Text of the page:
Review: ‘A Christmas Carol’ at the American Shakespeare Center (Staunton, VA)

We all have our own holiday traditions – lighting candles one night after the next, caroling, choral concerts, dreidel-spinning, Christmas Revels, Christmas-day Chinese fare, etc.—and they all bring their own kind of joy to the season.

Constance Swain (Tiny Tim) and Patrick Earl (Ebenezer Scrooge) in American Shakespeare Company's 2018 production of A Christmas Carol. Photo by Lauren Parker.
Constance Swain (Tiny Tim) and Patrick Earl (Ebenezer Scrooge) in American Shakespeare Company’s 2018 production of ‘A Christmas Carol.’ Photo by Lauren Parker.

But you really must make room for another tradition, just a few hours from Washington—the American Shakespeare Center’s annual Holiday Season, in Staunton, Virginia, which couples their inimitable version of A Christmas Carol with more contemporary fare.

Yeah, that one. Bah humbug, Tiny Tim, God-bless-us-every-one, yada-yada. I know what you’re thinking – why on earth would I want to see another one of those?

Well, you cynics can just can it. This one rocks.

Most productions of Dickens’ holiday classic plunge you literally into darkness, and you have to endure the same darned story told in the same darned way, year after year. At the American Shakespeare Center stage, however, the festive atmosphere begins from the moment you enter the theatre, to be serenaded by the troupe (in costume) who form an impromptu busker’s band, singing holiday and somewhat-related popular songs (hip-hop included) all done with a combination of reverence and high irreverence.

The second thrill is that the lights stay up for the whole show, and if you’re lucky and you get to sit on the stage itself, you get to be a part of the proceedings. On the night I was there, when Scrooge (the tall, hilariously stuffy Patrick Earl) made his gruff entrance, he promptly stuffed his stovepipe hat over the head of one young boy and chucked his coat over his sister in the next seat (trust me, they were delighted). No two nights, no two shows are the same, and wherever you sit you are not just watching A Christmas Carol, you are an eyewitness drawn into the action.

This year, the company has dipped into the archives and discovered the promptbook from Dickens’ own touring days, when he would recite the story himself. ASC’s James McClure, the company’s Associate Artistic Producer, has brought us closer to Dickens’ vision for the tale than we have seen in many a year. And with Stephanie Holladay Earl’s intricately-woven choreography and direction, this new production soars in ways I never thought possible. It even brings a tear to your eye; not the forced, on-cue sort of thing either, but what comes from that rare feeling of empathy that live theatre can always deliver if you let it work its magic.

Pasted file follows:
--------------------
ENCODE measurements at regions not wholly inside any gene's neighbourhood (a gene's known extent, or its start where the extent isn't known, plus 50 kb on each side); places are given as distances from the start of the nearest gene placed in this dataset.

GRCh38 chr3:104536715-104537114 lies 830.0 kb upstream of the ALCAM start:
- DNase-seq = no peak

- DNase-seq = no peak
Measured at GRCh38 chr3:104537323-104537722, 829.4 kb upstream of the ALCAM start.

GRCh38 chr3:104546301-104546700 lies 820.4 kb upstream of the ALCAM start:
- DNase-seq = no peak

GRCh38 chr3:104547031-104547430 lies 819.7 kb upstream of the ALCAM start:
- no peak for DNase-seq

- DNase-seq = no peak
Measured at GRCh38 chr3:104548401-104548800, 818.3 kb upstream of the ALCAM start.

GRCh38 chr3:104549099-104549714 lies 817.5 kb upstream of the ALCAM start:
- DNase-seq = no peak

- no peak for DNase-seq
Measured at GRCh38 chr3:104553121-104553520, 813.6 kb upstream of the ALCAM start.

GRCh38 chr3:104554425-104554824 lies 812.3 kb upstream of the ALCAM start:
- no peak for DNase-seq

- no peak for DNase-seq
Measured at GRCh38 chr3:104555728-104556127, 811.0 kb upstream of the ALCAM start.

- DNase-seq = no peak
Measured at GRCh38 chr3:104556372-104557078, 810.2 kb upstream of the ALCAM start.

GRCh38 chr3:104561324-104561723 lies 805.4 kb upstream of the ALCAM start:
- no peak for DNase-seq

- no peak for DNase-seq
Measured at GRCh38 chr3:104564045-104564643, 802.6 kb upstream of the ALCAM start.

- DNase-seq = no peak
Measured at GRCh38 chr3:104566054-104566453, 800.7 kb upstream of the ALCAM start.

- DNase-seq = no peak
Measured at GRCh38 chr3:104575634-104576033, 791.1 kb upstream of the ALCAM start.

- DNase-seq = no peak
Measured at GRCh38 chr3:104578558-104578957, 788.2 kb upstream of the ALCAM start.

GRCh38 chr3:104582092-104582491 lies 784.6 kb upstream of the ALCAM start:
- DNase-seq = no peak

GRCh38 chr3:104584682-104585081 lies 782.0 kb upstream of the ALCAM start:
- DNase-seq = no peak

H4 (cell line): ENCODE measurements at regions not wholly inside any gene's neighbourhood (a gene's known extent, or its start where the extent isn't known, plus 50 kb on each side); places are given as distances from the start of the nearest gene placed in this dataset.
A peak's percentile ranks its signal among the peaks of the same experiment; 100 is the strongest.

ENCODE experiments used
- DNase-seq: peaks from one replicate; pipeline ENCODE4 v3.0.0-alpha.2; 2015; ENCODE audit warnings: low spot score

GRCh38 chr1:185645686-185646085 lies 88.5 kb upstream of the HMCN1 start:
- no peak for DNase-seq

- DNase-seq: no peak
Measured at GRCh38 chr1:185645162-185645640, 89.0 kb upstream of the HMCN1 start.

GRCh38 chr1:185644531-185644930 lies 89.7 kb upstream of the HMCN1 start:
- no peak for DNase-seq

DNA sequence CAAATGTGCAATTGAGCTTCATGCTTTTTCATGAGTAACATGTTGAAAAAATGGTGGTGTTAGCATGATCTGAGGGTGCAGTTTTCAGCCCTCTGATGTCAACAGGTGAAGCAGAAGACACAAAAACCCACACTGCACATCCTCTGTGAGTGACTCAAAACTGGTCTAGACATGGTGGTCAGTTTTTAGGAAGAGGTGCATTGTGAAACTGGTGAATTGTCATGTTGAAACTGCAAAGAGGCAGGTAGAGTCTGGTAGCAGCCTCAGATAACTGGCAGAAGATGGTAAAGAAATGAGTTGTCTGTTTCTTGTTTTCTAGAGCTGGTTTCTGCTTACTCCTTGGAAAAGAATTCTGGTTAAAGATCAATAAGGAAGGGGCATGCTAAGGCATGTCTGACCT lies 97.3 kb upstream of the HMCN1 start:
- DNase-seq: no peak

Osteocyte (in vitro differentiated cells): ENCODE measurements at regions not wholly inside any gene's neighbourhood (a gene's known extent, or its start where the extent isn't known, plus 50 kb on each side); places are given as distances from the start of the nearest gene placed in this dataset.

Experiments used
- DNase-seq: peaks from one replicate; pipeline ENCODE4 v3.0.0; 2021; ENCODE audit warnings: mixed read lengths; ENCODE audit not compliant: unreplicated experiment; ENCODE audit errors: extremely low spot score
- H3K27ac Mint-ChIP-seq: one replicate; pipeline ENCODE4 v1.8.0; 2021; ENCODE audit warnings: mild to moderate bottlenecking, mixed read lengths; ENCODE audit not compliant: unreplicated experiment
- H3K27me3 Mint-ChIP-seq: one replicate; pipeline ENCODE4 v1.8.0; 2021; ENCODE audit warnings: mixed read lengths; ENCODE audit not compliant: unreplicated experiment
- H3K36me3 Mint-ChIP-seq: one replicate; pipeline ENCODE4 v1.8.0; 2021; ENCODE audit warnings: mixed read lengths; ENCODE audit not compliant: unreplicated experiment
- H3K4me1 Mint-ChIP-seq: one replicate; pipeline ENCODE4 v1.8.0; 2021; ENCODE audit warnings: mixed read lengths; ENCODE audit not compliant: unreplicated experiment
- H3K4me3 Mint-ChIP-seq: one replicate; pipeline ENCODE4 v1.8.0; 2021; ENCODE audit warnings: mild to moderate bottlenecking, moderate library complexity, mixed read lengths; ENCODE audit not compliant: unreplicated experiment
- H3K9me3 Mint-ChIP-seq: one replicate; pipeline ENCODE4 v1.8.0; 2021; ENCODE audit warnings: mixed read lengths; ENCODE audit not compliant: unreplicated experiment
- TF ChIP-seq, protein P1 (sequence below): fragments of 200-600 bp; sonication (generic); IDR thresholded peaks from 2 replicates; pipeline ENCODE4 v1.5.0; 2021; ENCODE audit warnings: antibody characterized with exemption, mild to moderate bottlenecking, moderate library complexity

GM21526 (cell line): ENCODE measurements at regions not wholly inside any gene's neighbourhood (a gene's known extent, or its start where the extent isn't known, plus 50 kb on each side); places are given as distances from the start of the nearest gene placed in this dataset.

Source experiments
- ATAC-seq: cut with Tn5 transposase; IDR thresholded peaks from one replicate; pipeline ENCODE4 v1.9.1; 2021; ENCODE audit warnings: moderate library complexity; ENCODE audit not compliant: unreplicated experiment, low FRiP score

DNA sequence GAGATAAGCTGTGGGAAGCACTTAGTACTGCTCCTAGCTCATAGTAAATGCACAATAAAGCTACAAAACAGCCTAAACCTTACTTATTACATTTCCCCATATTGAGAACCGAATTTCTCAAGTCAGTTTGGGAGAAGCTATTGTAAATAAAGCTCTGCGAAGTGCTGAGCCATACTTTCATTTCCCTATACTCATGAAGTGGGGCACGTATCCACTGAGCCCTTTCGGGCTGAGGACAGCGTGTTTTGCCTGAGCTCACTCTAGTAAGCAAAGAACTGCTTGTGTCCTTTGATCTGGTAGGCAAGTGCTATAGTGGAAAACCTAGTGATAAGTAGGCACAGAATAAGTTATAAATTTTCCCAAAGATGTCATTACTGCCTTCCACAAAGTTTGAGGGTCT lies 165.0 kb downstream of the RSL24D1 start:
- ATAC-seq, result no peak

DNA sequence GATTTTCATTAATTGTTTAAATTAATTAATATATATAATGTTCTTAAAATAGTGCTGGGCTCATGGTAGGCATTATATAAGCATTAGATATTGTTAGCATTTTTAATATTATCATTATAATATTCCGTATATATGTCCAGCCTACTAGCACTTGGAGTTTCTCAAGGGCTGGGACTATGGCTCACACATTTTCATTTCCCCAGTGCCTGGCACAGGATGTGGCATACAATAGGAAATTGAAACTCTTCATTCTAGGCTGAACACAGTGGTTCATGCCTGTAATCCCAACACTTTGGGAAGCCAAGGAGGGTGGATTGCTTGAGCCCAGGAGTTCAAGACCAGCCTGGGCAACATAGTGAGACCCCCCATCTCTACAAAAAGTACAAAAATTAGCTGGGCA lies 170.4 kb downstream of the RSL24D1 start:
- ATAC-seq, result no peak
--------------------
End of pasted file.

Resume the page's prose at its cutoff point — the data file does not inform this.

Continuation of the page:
Topher Embrey (Christmas Present) in American Shakespeare Company's 2018 production of A Christmas Carol. Photo by Lauren Parker.
Topher Embrey (Christmas Present) in American Shakespeare Company’s 2018 production of A Christmas Carol. Photo by Lauren Parker.

Patrick Earl’s Scrooge is solid and formidable – when he needs to be early on – but he also does a good job melting away that hardness as the story unfolds. Constance Swain, meanwhile, is a pure joy to watch as Tiny Tim, with all the exuberance and optimism that melts hearts in an instant. And when it comes to show-stoppers you can’t beat Topher Embrey’s turn as Christmas Present, decked out by Jenny McNee’s brilliant floor-length, fur-lined robe (whose swirling quality Embrey positively exults in showing off).

The supporting cast, too numerous to go into detail here, are all given their moments to shine, and with Director Stephanie Earl’s decision to distribute the narration liberally among them, the result is a briskly-paced story that sweeps you up off the ground, only touching down as needed.

Anchoring the cast is Josh Clark’s turn as Bob Cratchit. His talent at physical comedy (also on display in the company’s touring show coming to McLean, Virginia this spring) is a joy to watch, but he also draws you in for the mourning scene. As I mentioned, it’s normal for audiences to feel compelled, on cue, to feel sad at Tiny Tim’s (possible) passing. But Clark manages to draw you into the Cratchits’ family home, and move the entire audience with grief, simply and humanely expressed. In my experience, it’s rare for Dickens to move you this way, as the sheer repetition makes a moment like this almost impossible to pull off. But Clark and the cast manage it gracefully.

Every December, the American Shakespeare Center balances this old chestnut with a more contemporary, satirical take on the season; so remember that if you come to Staunton for the Dickens, plan to stay for its modern sibling.

A trip to Staunton, Virginia during the holiday season is always a treat – it has developed a unique foodie scene, with a variety of offerings from brewpubs to pho to handmade ice creams (in truly exotic flavors). My family has developed its own list of favorites, and it’s such a treat I invite you to discover yours.

Running Time: One hour and 45 minutes with one intermission.

A Christmas Carol played from December 5-29, 2018, at the American Shakespeare Center’s Blackfriars Playhouse, 10 South Market Street, Staunton, VA. For more information about the ASC’s Staunton season, and for tickets to upcoming shows, go online.

Ronald Roman-Melendez, Fred/Young Scrooge; Annabelle Rollison, Mrs. Fezziwig/Martha Cratchit; Kenn Hopkins Jr., Fezziwig/Little Cratchit; Andrew Tung, Beggar Boy/Dick Wilkins/Peter Cratchit; Rick Blunt, Jacob Marley/Little Cratchit; Hilary Caldwell, Christmas Past/Mrs. Fred/Charwoman; Ally Farzetta, Child Scrooge/Mrs. Cratchit; Madeline Calais, Fan/Belinda Cratchit.

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